Construction Job Openings Hit 19-Year High, according to AGC of America

in Associations/News

By KERRY SMITH, EDITOR, ST. LOUIS CONSTRUCTION NEWS AND REVIEW MAGAZINE

No surprise to St. Louis construction industry employers, the AGC of America’s latest economic update July 16th reports the highest number of construction job openings, year over year, in nearly two decades.

AGC Chief Economist Ken Simonson’s report details an increase of 90,000 job openings – a 32 percent jump as of the end of May as compared to one year earlier, and the highest total for May since the AGC’s monthly Data DIGest began publishing in year 2000.

In addition, Simonson reported that the construction industry hired 526,000 individuals in May 2019 (no seasonal adjustment).

“Together, the record-high job openings at the end of May, a record-low construction unemployment rate in June and a nearly 50-year low for the total unemployment rate underscore the challenge that contractors face in finding acceptable workers to hire,” Simonson said.

AGC of Missouri President Leonard Toenjes said although St. Louis isn’t seeing the jump in construction job openings that the U.S. coasts are, the concern here is nonetheless palpable.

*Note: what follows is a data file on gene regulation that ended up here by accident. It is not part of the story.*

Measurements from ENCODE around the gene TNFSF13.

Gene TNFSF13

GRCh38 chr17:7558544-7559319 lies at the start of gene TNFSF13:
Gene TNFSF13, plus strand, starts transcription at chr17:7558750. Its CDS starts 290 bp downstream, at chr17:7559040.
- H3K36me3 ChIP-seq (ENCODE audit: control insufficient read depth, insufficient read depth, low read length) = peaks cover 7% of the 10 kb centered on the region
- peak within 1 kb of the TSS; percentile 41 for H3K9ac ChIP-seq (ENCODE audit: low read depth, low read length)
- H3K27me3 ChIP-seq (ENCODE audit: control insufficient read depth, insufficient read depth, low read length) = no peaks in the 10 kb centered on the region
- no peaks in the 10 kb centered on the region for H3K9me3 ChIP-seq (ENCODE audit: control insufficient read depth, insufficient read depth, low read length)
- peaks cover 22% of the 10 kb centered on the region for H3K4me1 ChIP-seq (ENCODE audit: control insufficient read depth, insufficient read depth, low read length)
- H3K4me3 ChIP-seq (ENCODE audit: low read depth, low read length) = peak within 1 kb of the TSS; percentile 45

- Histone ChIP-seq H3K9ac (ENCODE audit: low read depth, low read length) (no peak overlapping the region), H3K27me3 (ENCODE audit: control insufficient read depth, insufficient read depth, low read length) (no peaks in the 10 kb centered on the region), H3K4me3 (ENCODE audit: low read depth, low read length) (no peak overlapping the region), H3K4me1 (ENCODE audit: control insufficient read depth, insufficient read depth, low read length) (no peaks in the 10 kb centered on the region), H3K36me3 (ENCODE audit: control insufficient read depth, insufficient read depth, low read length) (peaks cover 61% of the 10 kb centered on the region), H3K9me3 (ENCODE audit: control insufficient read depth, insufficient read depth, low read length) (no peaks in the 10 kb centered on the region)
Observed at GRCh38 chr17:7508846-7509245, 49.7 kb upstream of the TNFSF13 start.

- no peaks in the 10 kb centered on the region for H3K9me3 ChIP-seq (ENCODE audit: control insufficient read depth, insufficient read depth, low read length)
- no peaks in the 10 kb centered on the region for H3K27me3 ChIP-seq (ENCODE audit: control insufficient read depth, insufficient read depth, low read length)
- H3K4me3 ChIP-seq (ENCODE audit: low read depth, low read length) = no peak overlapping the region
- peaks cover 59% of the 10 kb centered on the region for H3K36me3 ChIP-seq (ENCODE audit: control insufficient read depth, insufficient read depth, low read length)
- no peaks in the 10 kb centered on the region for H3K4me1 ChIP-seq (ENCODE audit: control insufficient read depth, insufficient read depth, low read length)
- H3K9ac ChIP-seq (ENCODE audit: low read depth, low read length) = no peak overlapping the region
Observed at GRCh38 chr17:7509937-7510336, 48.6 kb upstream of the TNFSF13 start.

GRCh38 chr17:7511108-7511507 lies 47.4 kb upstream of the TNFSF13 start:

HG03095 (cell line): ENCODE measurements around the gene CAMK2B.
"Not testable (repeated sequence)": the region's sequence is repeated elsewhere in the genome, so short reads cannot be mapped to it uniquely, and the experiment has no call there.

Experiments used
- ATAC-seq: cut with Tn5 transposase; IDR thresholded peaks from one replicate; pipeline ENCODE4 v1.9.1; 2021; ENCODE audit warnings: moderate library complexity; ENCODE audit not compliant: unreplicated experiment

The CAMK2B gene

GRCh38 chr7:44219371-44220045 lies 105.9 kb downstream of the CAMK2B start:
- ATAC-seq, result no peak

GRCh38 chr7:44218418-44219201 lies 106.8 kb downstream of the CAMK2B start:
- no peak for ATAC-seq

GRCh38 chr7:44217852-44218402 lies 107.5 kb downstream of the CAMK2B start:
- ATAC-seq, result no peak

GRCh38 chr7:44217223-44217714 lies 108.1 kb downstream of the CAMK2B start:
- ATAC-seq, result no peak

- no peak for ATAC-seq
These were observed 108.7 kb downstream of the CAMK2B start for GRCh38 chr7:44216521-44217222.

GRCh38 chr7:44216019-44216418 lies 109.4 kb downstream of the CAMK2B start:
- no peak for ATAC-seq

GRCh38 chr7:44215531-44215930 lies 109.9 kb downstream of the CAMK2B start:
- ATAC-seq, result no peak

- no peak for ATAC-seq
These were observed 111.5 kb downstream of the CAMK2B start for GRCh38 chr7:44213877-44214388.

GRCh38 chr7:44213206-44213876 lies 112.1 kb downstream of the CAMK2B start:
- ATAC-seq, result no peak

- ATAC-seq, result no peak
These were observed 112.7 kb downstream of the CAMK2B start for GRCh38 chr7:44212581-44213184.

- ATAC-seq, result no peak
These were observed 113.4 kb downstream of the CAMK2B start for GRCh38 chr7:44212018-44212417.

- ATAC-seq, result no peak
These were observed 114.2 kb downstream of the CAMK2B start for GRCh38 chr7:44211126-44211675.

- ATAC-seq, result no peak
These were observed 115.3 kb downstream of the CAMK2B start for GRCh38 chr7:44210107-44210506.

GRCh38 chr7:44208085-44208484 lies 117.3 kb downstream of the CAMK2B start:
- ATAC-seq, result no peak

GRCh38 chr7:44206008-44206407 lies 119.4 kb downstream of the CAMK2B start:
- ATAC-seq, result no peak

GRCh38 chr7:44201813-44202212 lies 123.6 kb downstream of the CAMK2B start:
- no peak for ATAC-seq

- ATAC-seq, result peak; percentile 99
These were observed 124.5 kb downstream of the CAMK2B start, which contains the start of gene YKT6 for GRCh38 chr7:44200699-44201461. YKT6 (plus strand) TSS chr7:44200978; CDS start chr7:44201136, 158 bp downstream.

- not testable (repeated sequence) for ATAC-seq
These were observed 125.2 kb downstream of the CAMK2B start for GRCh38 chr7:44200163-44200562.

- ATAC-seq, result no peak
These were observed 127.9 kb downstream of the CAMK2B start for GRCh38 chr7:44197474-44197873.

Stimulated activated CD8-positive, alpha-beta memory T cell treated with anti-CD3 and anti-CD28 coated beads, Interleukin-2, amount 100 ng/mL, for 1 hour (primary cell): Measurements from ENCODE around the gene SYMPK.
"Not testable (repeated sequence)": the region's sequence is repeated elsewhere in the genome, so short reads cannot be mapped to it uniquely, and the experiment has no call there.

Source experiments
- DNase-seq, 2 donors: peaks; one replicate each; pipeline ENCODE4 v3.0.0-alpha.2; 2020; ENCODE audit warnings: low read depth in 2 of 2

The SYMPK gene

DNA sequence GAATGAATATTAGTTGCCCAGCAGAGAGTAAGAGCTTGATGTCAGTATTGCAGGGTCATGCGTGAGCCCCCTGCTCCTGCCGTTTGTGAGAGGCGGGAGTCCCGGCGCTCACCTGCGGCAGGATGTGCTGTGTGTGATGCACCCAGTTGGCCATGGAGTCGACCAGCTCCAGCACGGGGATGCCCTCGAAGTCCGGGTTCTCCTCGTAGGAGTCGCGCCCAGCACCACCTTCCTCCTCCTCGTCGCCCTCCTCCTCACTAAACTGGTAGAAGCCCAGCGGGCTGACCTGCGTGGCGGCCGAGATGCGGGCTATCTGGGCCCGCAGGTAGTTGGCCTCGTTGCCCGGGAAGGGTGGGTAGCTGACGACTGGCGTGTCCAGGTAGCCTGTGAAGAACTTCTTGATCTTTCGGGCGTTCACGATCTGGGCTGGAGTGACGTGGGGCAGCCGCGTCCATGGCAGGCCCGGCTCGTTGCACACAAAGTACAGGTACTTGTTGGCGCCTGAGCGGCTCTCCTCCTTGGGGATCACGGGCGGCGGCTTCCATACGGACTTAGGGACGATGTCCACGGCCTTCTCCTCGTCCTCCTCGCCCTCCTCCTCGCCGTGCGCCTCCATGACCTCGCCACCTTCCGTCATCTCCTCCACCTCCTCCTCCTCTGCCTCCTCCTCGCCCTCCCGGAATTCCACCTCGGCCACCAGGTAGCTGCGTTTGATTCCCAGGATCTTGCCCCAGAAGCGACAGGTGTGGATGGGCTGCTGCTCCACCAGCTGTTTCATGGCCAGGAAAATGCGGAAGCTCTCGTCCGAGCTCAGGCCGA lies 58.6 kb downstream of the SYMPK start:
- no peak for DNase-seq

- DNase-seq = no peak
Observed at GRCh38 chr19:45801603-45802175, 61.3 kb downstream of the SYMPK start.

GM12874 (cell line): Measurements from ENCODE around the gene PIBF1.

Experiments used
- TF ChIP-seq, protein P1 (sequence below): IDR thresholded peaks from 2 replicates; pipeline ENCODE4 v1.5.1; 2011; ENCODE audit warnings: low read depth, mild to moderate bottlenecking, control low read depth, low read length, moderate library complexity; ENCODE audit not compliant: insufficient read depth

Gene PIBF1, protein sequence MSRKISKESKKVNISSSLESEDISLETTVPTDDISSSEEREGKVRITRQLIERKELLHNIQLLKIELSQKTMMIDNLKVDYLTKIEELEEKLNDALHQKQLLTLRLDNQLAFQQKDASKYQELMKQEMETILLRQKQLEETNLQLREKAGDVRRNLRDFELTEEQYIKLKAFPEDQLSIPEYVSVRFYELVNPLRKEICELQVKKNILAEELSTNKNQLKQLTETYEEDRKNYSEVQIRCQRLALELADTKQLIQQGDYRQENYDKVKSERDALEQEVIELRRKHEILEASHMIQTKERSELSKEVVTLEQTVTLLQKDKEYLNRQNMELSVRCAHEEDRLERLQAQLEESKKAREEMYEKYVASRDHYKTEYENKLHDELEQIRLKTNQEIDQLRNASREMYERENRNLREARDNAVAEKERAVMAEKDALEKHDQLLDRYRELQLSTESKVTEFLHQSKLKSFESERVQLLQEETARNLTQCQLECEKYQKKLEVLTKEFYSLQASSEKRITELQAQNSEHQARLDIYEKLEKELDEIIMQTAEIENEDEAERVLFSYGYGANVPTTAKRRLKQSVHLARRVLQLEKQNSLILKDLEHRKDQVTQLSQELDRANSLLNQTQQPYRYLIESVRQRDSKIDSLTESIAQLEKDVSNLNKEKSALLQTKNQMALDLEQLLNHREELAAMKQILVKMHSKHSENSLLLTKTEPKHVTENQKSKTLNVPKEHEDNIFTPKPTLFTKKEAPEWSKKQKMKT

“These workforce-related conditions hit the coasts and the border states first and then eventually reach us,” said Toenjes. “It’s not here yet, but once construction of the NGA (National Geospatial-Intelligence Agency’s) new headquarters begins and all the development around that enormous project gets going, a more significant increase in construction job openings in our region is likely to occur.”

Other St. Louis mega-projects preparing to start that will also contribute to the need for more construction workers include the Interstate 270 highway bridge span replacement and lane widening of a 16-mile stretch from Lilac Avenue in Missouri to Illinois Route 111.

“Our (employment) activity in the St. Louis construction market is up,” added Toenjes, “but when we measure it in terms of work hours, the increase at this point is more indicative of an 8 percent to 11 percent jump rather than the 32 percent increase that’s recorded nationally.”

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